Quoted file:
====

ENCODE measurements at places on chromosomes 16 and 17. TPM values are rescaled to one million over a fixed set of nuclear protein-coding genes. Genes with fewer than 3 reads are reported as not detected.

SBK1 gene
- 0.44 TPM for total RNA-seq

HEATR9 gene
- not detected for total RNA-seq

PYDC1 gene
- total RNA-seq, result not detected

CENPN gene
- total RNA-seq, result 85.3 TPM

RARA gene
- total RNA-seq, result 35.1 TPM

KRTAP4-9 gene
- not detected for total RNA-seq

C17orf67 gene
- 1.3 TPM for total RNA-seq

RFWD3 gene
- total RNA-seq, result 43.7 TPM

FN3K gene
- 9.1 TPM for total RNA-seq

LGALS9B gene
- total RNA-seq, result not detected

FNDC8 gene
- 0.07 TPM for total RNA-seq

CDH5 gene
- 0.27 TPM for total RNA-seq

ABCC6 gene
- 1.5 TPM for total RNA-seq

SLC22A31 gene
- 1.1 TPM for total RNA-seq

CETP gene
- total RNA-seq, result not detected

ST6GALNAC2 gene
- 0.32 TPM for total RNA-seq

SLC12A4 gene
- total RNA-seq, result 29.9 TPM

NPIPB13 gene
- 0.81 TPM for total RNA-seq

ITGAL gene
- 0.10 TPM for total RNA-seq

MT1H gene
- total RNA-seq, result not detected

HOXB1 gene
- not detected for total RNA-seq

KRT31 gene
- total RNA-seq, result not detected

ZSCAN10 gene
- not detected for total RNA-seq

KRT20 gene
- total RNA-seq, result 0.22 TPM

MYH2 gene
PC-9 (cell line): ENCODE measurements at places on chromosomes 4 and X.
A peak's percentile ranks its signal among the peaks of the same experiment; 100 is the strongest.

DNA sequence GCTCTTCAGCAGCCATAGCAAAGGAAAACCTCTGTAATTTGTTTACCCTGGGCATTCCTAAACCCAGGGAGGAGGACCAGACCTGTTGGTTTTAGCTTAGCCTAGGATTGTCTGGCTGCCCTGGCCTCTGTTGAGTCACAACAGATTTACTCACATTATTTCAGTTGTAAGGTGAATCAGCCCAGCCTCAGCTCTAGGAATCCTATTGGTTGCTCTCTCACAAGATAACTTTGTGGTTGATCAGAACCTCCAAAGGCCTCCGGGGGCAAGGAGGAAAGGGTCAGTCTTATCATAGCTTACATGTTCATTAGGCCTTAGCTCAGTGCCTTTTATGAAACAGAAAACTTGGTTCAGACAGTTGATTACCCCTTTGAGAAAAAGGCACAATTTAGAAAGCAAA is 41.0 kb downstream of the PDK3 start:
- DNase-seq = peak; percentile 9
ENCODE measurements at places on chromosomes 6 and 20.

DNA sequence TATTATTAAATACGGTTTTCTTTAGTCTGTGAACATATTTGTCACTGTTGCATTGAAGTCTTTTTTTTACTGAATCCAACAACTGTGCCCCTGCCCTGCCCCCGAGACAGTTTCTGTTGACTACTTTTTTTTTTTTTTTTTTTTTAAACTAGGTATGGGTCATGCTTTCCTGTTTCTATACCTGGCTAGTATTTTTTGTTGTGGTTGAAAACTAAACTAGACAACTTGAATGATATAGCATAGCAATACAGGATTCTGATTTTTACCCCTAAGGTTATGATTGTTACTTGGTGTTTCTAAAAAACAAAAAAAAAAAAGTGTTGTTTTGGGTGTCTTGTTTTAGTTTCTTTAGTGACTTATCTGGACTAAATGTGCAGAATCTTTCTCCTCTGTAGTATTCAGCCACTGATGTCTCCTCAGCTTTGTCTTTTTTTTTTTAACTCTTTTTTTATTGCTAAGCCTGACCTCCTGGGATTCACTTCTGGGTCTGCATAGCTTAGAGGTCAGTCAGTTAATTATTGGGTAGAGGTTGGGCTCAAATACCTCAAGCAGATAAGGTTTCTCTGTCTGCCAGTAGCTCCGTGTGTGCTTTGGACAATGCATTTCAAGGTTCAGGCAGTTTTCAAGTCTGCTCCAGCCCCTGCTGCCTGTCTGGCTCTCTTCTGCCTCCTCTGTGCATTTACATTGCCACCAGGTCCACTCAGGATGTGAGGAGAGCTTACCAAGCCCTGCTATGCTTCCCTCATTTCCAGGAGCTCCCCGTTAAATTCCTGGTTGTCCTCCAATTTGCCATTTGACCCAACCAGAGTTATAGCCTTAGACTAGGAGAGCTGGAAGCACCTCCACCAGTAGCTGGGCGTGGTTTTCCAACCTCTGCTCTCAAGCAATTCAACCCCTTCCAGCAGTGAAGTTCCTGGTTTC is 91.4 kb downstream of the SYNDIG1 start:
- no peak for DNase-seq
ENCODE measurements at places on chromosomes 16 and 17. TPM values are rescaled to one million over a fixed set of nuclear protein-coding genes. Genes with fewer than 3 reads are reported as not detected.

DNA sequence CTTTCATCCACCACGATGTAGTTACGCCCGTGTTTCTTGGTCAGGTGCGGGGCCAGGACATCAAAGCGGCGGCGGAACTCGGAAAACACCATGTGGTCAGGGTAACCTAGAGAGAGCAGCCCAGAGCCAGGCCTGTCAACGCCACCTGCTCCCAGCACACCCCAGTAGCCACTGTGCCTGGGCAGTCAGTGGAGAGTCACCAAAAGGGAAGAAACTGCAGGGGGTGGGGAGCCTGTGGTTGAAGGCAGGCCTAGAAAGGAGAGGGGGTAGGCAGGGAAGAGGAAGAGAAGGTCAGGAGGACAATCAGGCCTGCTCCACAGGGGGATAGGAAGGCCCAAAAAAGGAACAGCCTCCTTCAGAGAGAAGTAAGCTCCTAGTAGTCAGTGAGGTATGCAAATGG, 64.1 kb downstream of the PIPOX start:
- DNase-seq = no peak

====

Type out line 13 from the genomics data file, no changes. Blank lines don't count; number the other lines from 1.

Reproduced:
- not detected for total RNA-seq